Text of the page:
Cultural Survival Partner Receives MacArthur "Genius Grant"

Jessie little doe Baird, Mashpee Wampanoag tribal citizen and an advisor and partner to Cultural Survival’s Endangered Languages Program, was honored today with a MacArthur Foundation Fellowship, popularly known as a “genius grant” for her extraordinary efforts to revive Wampanoag as a spoken language after it disappeared 150 years ago.

Baird’s work began 17 years ago in 1993, responding to the call of ancestors who spoke to her in a series of dreams. Baird and fellow Wampanoag tribal citizens embarked on a journey to “bring language home again,” by forming an intertribal language committee among the two federally recognized tribes in Massachusetts (the Aquinnah Wampanoag Tribe of Gay Head on Martha’s Vineyard, and the Mashpee Wampanoag Tribe on Cape Cod) and the Wampanoag communities of Assonet and Herring Pond. In the years since, Baird became a linguist, earning a master’s degree from the Massachusetts Institute of Technology, and created an 11,000-word Wampanoag/English dictionary with the support of tribal members and other linguists. She also set up language classes for community members and raised her daughter in the language, making her the first native speaker of Wampanoag in 150 years. Speaking to the Boston Globe this weekend, Baird noted that “We have a prophecy about a time when language would go away from the people and a time when language would come back home to the people,’’ and humbly emphasized that the work would have happened "with or without me.’’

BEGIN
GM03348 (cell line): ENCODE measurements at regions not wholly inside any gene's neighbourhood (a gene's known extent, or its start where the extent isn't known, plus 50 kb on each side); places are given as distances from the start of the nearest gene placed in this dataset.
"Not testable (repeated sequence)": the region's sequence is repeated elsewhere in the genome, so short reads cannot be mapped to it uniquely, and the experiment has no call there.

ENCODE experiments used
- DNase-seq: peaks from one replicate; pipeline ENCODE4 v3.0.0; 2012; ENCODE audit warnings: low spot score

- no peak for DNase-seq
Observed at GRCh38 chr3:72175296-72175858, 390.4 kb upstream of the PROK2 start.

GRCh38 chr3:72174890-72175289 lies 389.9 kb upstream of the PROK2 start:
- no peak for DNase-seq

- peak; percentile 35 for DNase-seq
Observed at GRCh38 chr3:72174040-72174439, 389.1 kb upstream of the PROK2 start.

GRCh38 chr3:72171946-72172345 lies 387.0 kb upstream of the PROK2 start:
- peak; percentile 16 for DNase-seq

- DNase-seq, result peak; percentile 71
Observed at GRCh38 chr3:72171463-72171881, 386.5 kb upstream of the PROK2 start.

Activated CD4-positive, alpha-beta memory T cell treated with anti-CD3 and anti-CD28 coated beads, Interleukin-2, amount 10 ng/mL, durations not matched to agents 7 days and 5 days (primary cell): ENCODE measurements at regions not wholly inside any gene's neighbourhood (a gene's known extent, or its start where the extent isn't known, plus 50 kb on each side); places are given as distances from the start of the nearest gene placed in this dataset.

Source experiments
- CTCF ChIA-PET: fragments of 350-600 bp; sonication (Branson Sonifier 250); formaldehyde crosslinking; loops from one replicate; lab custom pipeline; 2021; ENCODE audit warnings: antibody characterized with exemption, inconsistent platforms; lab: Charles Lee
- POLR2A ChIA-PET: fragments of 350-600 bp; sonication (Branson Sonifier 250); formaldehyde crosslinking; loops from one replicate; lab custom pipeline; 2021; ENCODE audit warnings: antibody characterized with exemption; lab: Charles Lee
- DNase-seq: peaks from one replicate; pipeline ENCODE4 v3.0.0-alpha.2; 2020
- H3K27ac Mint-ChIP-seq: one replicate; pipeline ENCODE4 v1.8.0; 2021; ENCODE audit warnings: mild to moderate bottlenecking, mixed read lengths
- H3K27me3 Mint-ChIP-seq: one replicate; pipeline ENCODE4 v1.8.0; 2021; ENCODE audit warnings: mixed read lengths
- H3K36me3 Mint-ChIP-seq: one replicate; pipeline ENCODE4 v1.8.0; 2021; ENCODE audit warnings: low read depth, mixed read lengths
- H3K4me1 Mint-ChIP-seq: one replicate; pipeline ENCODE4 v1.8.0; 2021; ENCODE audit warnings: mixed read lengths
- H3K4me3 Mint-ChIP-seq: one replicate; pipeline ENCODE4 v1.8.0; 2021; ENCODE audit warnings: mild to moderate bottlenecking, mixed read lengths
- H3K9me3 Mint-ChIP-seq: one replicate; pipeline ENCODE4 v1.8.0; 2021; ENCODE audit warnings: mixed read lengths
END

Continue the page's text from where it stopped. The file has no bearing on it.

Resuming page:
Baird says the $500,000 award, to be distributed over five years, will enable her community-based language organization, the Wôpanâak Language Reclamation Project, to get closer to its ten-year goals. Their dreams include establishing a Wôpanâak language immersion preschool and elementary school.  Baird will also undertake new historical writing projects based on the untold stories found in the many hundreds of Wampanoag language documents written by her ancestors during the 17th and 18th centuries. 

Baird plans to meet early next week with Cultural Survival’s other Endangered Language Program advisors from the Alutiiq, Euchee, Northern Arapaho, and Sauk programs to discuss the new funding award, and how it can be best used to strengthen her tribe’s ongoing efforts to train new fluent speakers of the language. Speaking from her home in Aquinnah, MA, Baird expressed her appreciation for Cultural Survival’s longstanding support of her project, noting that in the past few years of her service to the organization as an advisor and partner, “things have really turned around since we started working together.”

Baird’s story, and that of her nation, will be featured at the upcoming National Indian Education Association’s language summit, where Cultural Survival will present a 25-minute preview of a one-hour long documentary called As Nutayunean, We Still Live Here.  Produced and directed by Anne Makepeace in collaboration with Cultural Survival, the film will air in 2011 on PBS. 

To read more about Cultural Survival’s Endangered Languages Program, click here

To visit the Wôpanâak Language Reclamation Project, click here.